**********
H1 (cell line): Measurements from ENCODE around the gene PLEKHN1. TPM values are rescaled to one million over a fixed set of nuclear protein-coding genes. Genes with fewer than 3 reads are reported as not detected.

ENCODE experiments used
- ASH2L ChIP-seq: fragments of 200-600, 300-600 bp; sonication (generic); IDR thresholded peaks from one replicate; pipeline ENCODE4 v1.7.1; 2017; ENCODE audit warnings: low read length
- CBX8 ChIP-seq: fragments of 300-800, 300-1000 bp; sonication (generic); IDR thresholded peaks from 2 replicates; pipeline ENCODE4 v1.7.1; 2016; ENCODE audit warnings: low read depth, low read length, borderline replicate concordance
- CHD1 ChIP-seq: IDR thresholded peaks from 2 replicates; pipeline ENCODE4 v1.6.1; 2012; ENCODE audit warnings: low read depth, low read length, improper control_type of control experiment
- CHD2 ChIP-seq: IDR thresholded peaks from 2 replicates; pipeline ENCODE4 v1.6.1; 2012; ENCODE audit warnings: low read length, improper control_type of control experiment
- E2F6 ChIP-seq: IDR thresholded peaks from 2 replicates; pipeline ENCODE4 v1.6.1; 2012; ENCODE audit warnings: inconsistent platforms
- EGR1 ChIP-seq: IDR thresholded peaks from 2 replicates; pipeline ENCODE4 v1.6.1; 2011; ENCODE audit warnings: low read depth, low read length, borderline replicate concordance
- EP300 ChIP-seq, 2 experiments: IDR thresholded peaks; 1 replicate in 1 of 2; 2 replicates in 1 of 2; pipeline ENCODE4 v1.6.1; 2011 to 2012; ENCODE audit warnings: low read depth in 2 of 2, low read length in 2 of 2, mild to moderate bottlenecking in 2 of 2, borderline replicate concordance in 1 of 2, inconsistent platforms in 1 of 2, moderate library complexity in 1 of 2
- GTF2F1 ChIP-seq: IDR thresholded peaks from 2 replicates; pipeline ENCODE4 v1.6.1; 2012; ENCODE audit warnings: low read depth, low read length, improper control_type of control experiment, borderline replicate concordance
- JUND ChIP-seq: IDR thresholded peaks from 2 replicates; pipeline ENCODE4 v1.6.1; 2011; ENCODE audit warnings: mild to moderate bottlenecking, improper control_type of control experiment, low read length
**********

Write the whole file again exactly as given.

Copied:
H1 (cell line): Measurements from ENCODE around the gene PLEKHN1. TPM values are rescaled to one million over a fixed set of nuclear protein-coding genes. Genes with fewer than 3 reads are reported as not detected.

ENCODE experiments used
- ASH2L ChIP-seq: fragments of 200-600, 300-600 bp; sonication (generic); IDR thresholded peaks from one replicate; pipeline ENCODE4 v1.7.1; 2017; ENCODE audit warnings: low read length
- CBX8 ChIP-seq: fragments of 300-800, 300-1000 bp; sonication (generic); IDR thresholded peaks from 2 replicates; pipeline ENCODE4 v1.7.1; 2016; ENCODE audit warnings: low read depth, low read length, borderline replicate concordance
- CHD1 ChIP-seq: IDR thresholded peaks from 2 replicates; pipeline ENCODE4 v1.6.1; 2012; ENCODE audit warnings: low read depth, low read length, improper control_type of control experiment
- CHD2 ChIP-seq: IDR thresholded peaks from 2 replicates; pipeline ENCODE4 v1.6.1; 2012; ENCODE audit warnings: low read length, improper control_type of control experiment
- E2F6 ChIP-seq: IDR thresholded peaks from 2 replicates; pipeline ENCODE4 v1.6.1; 2012; ENCODE audit warnings: inconsistent platforms
- EGR1 ChIP-seq: IDR thresholded peaks from 2 replicates; pipeline ENCODE4 v1.6.1; 2011; ENCODE audit warnings: low read depth, low read length, borderline replicate concordance
- EP300 ChIP-seq, 2 experiments: IDR thresholded peaks; 1 replicate in 1 of 2; 2 replicates in 1 of 2; pipeline ENCODE4 v1.6.1; 2011 to 2012; ENCODE audit warnings: low read depth in 2 of 2, low read length in 2 of 2, mild to moderate bottlenecking in 2 of 2, borderline replicate concordance in 1 of 2, inconsistent platforms in 1 of 2, moderate library complexity in 1 of 2
- GTF2F1 ChIP-seq: IDR thresholded peaks from 2 replicates; pipeline ENCODE4 v1.6.1; 2012; ENCODE audit warnings: low read depth, low read length, improper control_type of control experiment, borderline replicate concordance
- JUND ChIP-seq: IDR thresholded peaks from 2 replicates; pipeline ENCODE4 v1.6.1; 2011; ENCODE audit warnings: mild to moderate bottlenecking, improper control_type of control experiment, low read length